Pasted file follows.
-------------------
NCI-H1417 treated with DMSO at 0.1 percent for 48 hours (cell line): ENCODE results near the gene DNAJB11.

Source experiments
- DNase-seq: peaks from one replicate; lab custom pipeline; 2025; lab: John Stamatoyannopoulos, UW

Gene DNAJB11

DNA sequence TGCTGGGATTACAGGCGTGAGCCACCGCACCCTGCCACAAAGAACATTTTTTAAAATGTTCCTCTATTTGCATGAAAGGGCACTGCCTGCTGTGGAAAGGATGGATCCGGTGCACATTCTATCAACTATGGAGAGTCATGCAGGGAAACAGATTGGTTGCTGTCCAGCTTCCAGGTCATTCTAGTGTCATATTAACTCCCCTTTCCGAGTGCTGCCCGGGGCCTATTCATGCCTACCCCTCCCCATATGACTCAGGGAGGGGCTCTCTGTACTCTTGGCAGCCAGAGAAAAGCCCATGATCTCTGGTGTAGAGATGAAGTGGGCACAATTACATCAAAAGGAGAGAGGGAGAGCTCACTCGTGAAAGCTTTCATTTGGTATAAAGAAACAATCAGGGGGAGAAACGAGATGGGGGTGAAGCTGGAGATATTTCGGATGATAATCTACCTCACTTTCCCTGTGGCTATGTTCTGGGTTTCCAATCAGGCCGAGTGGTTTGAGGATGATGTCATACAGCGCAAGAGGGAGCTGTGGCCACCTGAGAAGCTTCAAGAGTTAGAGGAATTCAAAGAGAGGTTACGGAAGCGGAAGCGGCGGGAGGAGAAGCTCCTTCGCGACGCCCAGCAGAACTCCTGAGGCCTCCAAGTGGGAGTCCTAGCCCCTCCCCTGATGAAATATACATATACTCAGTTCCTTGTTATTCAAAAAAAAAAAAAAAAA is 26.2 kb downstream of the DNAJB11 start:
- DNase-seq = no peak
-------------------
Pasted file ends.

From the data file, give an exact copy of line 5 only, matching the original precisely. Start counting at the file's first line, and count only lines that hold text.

DNA sequence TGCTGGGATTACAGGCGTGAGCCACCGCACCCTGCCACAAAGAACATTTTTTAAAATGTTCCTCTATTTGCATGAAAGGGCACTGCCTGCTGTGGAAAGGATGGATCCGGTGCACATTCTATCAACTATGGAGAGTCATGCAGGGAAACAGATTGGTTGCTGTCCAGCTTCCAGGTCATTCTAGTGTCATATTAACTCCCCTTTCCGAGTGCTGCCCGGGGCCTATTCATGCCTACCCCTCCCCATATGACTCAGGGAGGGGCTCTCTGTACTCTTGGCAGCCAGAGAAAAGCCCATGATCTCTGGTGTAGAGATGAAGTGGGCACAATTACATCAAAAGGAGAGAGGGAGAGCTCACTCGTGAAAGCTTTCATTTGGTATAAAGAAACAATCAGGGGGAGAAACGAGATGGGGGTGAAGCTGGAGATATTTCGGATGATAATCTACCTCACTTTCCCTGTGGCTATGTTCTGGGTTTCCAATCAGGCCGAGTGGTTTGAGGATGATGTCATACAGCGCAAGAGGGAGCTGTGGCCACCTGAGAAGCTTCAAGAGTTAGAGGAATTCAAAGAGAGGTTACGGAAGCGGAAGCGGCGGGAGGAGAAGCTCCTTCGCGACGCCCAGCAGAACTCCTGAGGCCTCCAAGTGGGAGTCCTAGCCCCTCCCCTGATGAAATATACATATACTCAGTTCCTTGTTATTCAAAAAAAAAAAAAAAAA is 26.2 kb downstream of the DNAJB11 start: